NYS update: Cuomo is no longer with us, yet his disembodied voice continues to be heard — on radio, MSNBC, etc. And just like that, Northeastia is back as a concept, as the governor is publicly musing about the possibility of stranger danger and seeing if the rest of the Tri-State area would like to get on board with 14-day quarantines for travelers coming from the nether states.
(Much as I would like to bash Florida, a widely reported story about Florida’s governor requiring ICUs to report only patients needing “intensive care,” which sparked guffaws all over the Internet today, is not as dumb as it sounds. It actually reminds me of the recent battles faced here at home by local leaders dealing with COVID hospitalization numbers and nursing home patients — although in this case it’s about a governor trying to weigh accurate ICU numbers from hospitals and not local leaders forced to report bogus hospitalization numbers by the governor’s office.)
Onondaga County update: Today, after a week’s hiatus, a county briefing was held, although it’s understood they will be less and less frequent. The CE has now taken to Twitter to deliver daily updates and I would imagine that with the community spread solidly stabilized, and with no more daily Cuomo briefings to clean up after, there isn’t a lot of material from day to day. However, when asked at today’s session if he thought it would be harder to get information from the state because Cuomo’s daily televised court has ceased, McMahon thought we might be hearing a lot more from the governor now that reporters wouldn’t be around — just not in his corporeal Albany form.
There was a tick upward to 12 community spread cases on Friday (the daily average is more like 5-7), but I’d bet that had to do with cases uncovered at the confusingly named Champlain Valley apple packing plant in Oswego, where some of the workers are from Onondaga. By today this had ticked down again to the “new normal.” Warehoused nursing home patients are slowly leaving the hospitals. ICU cases are in the single digits.
McMahon was there supposedly to take questions about reopening — Phase 4 will probably start this Friday — but he started in on Congress’ delay in voting on local recovery measures, and this was the first time I heard him mention NYSAC to a “lay” audience.
The only things left to talk about are mostly City of Syracuse matters such as the shootings on the Near West side over the weekend, a depressing situation all around because after doing so well for the past few months, it feels like things are edging out of control. There never should have been a birthday party of hundreds of people on a street corner in the first place (social distancing). We know why the cops didn’t move to break it up – and gang members figured that out too. Do we just have a power vacuum in the city now?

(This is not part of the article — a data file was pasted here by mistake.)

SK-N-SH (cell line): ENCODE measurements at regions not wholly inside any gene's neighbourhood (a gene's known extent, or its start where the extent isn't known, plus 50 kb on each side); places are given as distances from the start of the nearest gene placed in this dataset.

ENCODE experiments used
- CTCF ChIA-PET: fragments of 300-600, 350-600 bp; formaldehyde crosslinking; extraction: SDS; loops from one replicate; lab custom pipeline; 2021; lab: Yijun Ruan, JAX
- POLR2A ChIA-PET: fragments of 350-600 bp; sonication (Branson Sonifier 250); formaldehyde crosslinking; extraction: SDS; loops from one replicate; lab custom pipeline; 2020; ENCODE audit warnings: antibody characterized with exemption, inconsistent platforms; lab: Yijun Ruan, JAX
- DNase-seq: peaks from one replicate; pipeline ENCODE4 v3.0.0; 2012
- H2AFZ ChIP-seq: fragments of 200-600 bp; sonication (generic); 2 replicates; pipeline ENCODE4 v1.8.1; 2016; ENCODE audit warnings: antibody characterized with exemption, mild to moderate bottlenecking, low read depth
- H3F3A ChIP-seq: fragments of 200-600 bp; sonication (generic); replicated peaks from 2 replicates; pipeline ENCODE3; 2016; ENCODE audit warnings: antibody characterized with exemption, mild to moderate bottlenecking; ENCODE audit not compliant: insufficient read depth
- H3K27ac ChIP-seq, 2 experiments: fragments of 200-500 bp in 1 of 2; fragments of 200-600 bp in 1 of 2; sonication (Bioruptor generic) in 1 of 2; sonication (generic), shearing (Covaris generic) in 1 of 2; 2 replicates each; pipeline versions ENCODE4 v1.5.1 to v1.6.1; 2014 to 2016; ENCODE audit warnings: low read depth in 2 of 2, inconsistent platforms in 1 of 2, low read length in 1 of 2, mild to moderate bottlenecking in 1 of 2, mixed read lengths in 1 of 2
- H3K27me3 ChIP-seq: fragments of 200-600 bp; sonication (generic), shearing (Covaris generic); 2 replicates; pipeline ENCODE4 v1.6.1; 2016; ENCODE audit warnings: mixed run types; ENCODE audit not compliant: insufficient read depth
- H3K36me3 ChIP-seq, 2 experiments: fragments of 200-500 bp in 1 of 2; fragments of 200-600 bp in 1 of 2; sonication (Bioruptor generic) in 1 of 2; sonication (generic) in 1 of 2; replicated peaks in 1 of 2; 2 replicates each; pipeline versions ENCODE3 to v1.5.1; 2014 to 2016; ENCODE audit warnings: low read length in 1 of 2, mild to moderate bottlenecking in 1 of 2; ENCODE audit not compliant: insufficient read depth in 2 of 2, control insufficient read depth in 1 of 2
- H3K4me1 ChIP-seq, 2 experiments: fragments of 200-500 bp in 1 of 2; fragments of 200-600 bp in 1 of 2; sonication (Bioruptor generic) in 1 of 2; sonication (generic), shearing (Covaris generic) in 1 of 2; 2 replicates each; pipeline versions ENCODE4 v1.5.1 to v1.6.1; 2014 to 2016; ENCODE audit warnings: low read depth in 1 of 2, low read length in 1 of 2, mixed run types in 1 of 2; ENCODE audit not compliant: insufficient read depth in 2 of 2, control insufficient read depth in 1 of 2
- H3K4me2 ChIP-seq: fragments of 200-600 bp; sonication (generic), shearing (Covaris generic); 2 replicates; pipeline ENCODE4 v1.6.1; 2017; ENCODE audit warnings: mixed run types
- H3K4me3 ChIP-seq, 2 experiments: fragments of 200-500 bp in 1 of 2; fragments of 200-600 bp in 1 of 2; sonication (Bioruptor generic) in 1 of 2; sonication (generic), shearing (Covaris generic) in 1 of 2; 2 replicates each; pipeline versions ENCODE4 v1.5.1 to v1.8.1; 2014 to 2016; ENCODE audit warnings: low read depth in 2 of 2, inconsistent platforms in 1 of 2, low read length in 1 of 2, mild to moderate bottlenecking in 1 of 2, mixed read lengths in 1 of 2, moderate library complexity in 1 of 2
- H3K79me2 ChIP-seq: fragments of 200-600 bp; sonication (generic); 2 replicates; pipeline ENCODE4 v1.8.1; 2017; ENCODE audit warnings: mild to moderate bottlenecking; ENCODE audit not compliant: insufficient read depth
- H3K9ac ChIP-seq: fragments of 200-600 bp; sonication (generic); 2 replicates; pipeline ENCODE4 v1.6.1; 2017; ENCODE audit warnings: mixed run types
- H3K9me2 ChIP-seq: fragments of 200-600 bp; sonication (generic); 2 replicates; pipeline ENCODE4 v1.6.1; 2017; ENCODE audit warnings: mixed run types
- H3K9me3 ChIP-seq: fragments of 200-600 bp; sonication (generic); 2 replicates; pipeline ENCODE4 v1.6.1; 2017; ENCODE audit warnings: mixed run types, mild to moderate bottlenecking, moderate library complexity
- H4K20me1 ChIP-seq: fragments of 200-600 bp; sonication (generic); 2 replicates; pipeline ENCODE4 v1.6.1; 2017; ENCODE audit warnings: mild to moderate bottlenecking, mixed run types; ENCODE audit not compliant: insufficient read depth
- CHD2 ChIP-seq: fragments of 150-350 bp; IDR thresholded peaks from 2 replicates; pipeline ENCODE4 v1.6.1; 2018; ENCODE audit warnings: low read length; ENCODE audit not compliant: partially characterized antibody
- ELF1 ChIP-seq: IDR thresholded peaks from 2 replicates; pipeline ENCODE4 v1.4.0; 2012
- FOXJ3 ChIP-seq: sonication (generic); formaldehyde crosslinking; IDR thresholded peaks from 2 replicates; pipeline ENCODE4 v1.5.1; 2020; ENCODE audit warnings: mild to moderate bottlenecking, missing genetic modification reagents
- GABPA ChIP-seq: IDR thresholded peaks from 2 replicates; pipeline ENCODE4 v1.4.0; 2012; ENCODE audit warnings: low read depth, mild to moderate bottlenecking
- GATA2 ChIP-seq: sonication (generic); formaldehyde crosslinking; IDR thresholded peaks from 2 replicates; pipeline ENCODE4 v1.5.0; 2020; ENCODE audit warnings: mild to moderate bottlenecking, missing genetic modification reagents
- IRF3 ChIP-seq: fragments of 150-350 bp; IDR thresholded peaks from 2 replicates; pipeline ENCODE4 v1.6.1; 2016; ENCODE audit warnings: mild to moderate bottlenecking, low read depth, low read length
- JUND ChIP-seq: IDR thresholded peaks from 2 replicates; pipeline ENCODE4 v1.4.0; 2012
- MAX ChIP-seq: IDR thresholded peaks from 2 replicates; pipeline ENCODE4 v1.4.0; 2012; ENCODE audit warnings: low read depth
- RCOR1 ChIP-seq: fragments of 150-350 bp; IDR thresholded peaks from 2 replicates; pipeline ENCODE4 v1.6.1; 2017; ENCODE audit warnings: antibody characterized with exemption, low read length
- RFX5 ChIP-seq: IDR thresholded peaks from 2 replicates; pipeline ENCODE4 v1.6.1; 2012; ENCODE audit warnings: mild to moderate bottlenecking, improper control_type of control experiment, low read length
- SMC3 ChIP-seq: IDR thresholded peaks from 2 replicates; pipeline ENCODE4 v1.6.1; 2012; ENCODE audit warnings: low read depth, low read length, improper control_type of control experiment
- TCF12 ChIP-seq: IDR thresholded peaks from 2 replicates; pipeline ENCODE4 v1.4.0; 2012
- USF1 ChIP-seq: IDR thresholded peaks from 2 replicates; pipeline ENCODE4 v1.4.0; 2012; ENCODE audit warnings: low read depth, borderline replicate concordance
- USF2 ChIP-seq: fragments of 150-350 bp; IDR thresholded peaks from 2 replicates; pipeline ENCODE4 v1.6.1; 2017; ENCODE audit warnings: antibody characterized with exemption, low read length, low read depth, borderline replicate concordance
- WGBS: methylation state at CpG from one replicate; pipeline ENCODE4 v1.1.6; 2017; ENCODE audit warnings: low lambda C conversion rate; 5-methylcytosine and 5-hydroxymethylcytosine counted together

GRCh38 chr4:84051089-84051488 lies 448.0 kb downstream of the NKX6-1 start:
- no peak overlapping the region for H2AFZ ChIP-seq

Unlike the county response to COVID, it feels like city government is struggling to stay on top of events, not all of which are of their own making. The CE has an easier job than the mayor; he isn’t required to police the sheriff’s office and can just shrug speculatively when asked about social distancing enforcement. But we still have a situation where people are justifiably raw about cop behavior, cops are not wanting to charge into a really unwisely gathered group of people and possibly start a riot, and criminals are taking advantage. Where is the outside breath of air or shaft of light in this seemingly hermetically sealed system? Somebody on the (relative) outside of this system who has room to maneuver needs to take charge.
At least we know now what is largely causing the national pyrotechnics plague — fireworks dumping. There are many reasons to dislike Pennsylvania, but the probability that most of the illegal fireworks in New York are coming over that border, is top of my list right now. (Do we have to include Pennsylvania in Northeastia?)
Fireworks are awesome, and in principle, one could enjoy a delightful fireworks display any day of the year. In practice, however, the American Pyrotechnics Association reports that nearly 80 percent of display firework revenue is associated with July Fourth celebrations, which are widespread across the United States. This year, many of those celebrations have been canceled, and many other firework-intensive events like pro sports have also been impacted by the pandemic. This creates the potential for diversion of fireworks from the professional display market to the consumer market, complete with the possibility of bargain-basement prices. Combine increased availability of fireworks with pandemic-induced boredom and you have the recipe for unusually lively summer nights.
Of course, conspiracy theories abound. (Milk, fireworks… wonder what future inventory dumpings we are not thinking of… and what their bizarre effects will be?)